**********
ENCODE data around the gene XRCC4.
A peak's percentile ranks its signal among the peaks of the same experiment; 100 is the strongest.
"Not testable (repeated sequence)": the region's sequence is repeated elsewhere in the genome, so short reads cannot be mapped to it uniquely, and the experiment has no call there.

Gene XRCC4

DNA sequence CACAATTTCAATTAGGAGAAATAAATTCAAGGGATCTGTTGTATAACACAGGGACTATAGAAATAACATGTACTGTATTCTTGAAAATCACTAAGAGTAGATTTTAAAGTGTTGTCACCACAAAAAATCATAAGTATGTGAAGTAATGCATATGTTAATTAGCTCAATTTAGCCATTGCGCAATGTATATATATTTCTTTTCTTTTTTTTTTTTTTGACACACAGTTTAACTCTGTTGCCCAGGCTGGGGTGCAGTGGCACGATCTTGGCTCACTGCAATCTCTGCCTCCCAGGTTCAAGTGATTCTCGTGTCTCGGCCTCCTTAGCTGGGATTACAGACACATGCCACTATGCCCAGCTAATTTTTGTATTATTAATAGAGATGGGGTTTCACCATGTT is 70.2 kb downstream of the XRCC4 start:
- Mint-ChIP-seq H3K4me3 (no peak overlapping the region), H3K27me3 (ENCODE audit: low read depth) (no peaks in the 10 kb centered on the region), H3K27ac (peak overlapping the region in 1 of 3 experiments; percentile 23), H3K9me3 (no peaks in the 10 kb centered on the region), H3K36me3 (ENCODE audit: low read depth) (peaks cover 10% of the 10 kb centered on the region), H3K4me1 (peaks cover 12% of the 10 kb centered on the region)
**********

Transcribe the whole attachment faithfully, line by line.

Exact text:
ENCODE data around the gene XRCC4.
A peak's percentile ranks its signal among the peaks of the same experiment; 100 is the strongest.
"Not testable (repeated sequence)": the region's sequence is repeated elsewhere in the genome, so short reads cannot be mapped to it uniquely, and the experiment has no call there.

Gene XRCC4

DNA sequence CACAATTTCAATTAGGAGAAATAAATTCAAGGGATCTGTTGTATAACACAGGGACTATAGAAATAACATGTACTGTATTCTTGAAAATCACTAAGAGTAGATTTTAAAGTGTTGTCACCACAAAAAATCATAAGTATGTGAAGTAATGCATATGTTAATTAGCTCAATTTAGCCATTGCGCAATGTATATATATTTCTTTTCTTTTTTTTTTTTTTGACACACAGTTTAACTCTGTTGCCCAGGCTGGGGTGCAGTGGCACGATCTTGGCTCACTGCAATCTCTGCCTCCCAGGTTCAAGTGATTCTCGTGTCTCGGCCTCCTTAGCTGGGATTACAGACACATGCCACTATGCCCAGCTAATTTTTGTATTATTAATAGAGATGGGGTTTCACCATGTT is 70.2 kb downstream of the XRCC4 start:
- Mint-ChIP-seq H3K4me3 (no peak overlapping the region), H3K27me3 (ENCODE audit: low read depth) (no peaks in the 10 kb centered on the region), H3K27ac (peak overlapping the region in 1 of 3 experiments; percentile 23), H3K9me3 (no peaks in the 10 kb centered on the region), H3K36me3 (ENCODE audit: low read depth) (peaks cover 10% of the 10 kb centered on the region), H3K4me1 (peaks cover 12% of the 10 kb centered on the region)